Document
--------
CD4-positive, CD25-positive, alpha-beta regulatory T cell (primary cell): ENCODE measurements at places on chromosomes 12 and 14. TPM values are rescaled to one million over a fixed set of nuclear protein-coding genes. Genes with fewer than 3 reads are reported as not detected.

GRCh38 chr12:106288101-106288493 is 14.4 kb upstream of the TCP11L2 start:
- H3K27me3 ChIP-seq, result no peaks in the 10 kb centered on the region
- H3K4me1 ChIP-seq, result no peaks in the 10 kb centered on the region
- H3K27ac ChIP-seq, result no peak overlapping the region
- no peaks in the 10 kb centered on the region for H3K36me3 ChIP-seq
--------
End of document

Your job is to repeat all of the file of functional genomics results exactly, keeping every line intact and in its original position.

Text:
CD4-positive, CD25-positive, alpha-beta regulatory T cell (primary cell): ENCODE measurements at places on chromosomes 12 and 14. TPM values are rescaled to one million over a fixed set of nuclear protein-coding genes. Genes with fewer than 3 reads are reported as not detected.

GRCh38 chr12:106288101-106288493 is 14.4 kb upstream of the TCP11L2 start:
- H3K27me3 ChIP-seq, result no peaks in the 10 kb centered on the region
- H3K4me1 ChIP-seq, result no peaks in the 10 kb centered on the region
- H3K27ac ChIP-seq, result no peak overlapping the region
- no peaks in the 10 kb centered on the region for H3K36me3 ChIP-seq